Third, reducing local mobilization to Pakistani perfidy is inadequate. There is no doubt that Pakistan has played a destructive role in fostering violence. Its military should be condemned for relying on dangerous, radical armed groups. Yet too often unrest in Kashmir, in particular, is framed as fundamentally a result of Pakistani policy, after a perfunctory sentence devoted to the local situation.
Foregrounding Pakistan ignores the agency of people on the ground. They are political actors with goals, fears, and strategies, whether these are viewed favorably or unfavorably by India’s mainstream sentiment. Turning them into simple pawns of Pakistan is a way of avoiding or deflecting the hard questions raised by their demands. This approach reproduces the underlying political problems, rather than resolving them. Instead, India’s policymakers and public need to take Kashmiris seriously.
Finally, politics cannot be equated with public relations, fiscal transfers, or electoral turnout. Substantial numbers of people within the borders of India, especially on its unstable peripheries, either do not consider themselves Indian at all or view the state as an inimical, colonizing force. Talk of returning to “normalcy” ignores this deep history of places like Kashmir and Nagaland. Rather than trying to enclose these zones of conflict into a homogenizing image of India, real imagination, boldness, and risk-taking are necessary to create sustainable, inclusive political orders. This requires political investments from the very top of the Indian state; without this attention, day-to-day policy lies in the hands of bureaucrats, military officers, and local officials with little incentive to radically change the status quo.
Because of his credibility with the right wing and his political clout, Prime Minister Modi is unusually well equipped to make major reforms. In the Northeast, the recent agreement with the NSCN-IM may help to end Nagaland’s decades-long conflict. To avoid the fate of past accords in Nagaland and the Northeast, the Naga public needs to be incorporated into a broadly inclusive settlement. Many deals fail after being signed, and sustained political attention is essential to shepherd them through. While much recent press has been devoted to tactics and military operations in Manipur, the true key is working to make political adjustments within Manipur that can satisfy politically motivated militants, build up local institutions, and empower independent politicians who are not reliant on Delhi’s largesse. The alternative is to continue the long, grinding containment operations by MHA and Army forces that have occupied most of the last three decades. Throughout the region, development assistance needs to be better targeted and peace deals need to accommodate unarmed citizens as well as armed groups.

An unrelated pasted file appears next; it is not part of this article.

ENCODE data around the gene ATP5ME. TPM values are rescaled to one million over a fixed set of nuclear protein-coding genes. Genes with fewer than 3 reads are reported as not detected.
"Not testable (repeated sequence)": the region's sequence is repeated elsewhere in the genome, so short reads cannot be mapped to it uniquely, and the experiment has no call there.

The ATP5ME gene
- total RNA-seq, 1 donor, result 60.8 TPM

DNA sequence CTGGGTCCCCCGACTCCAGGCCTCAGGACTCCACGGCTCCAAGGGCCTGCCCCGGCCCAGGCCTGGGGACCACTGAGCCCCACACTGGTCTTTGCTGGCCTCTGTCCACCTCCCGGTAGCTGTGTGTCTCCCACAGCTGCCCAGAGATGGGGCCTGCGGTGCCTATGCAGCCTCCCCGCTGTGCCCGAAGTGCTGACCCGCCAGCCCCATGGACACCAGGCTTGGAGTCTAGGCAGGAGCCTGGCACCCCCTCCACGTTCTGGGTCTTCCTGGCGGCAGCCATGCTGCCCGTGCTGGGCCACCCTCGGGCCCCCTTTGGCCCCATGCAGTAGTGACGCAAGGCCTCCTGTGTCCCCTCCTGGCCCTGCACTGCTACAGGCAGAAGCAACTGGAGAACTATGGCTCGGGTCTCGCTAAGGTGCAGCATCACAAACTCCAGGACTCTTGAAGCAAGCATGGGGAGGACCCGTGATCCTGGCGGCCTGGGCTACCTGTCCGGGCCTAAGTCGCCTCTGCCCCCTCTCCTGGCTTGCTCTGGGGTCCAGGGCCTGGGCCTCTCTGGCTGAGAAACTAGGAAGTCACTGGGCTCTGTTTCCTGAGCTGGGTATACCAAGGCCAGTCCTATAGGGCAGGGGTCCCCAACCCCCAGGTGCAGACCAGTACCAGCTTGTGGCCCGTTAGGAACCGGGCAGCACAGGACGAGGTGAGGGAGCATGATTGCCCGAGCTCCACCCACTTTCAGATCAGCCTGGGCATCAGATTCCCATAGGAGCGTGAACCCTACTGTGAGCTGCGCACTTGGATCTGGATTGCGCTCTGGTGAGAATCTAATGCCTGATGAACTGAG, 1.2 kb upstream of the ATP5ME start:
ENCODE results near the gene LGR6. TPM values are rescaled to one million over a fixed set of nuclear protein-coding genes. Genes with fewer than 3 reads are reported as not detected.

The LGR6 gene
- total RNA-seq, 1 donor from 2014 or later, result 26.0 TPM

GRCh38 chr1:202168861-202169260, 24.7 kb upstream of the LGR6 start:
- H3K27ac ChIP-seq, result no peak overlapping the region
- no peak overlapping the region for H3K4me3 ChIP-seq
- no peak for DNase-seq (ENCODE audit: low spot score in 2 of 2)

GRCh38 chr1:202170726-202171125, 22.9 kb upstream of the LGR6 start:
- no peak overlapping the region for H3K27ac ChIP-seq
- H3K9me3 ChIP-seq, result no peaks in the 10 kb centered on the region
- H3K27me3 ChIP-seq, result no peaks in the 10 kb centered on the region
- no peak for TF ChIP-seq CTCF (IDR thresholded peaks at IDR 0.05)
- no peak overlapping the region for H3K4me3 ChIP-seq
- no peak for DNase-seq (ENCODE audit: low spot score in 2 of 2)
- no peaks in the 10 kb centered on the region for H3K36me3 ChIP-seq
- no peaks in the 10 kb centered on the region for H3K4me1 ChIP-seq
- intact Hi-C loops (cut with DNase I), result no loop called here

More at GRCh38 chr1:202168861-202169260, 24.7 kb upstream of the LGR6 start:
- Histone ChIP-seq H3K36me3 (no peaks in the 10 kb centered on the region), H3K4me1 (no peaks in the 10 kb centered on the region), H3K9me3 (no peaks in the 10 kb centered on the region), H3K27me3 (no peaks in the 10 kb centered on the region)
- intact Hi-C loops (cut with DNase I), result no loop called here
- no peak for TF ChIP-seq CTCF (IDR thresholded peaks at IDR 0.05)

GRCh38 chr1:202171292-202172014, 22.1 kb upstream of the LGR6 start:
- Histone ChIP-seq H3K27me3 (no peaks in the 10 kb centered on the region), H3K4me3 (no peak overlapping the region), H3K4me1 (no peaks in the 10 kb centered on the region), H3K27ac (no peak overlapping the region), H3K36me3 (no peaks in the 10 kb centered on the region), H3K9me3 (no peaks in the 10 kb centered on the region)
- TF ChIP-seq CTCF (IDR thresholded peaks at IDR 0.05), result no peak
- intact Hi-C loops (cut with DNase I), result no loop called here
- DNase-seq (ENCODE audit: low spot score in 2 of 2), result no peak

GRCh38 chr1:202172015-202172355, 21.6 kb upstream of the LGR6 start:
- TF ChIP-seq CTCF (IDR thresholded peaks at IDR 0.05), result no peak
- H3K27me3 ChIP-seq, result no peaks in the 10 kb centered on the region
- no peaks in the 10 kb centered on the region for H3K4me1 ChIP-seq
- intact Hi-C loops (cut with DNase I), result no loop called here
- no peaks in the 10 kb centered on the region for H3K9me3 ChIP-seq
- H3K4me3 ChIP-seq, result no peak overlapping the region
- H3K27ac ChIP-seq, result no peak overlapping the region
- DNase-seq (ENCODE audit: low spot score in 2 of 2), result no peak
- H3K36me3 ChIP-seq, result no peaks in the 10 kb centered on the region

Jammu and Kashmir represents both the greatest challenge and opportunity for Modi. He can continue to play to the hard-line preferences of his Hindu nationalist base, but this will not lead to lasting improvements in the state. A dramatically less likely, but more far-sighted, approach would be to actually implement some of the recommendations of various ignored commissions and interlocutors’ reports of the last two decades, to refrain from propping up and manipulating the major political machines in the Kashmir Valley, and to demand greater accountability from the security forces operating in the state. This should include a serious assessment of AFSPA that prioritizes local sentiment. These kinds of initiatives would mark a tentative, but welcome, break from the dysfunctional politics of the status quo. Modi has talked a big game on internal security, but the ultimate test is whether he can fashion enduringly new and improved relations between Delhi and the periphery.
Paul Staniland is an Assistant Professor of Political Science at the University of Chicago.
India in Transition (IiT) is published by the Center for the Advanced Study of India (CASI) of the University of Pennsylvania. All viewpoints, positions, and conclusions expressed in IiT are solely those of the author(s) and not specifically those of CASI. IiT articles are re-published in the op-ed pages of The Hindu: Business Line. This article can be read here.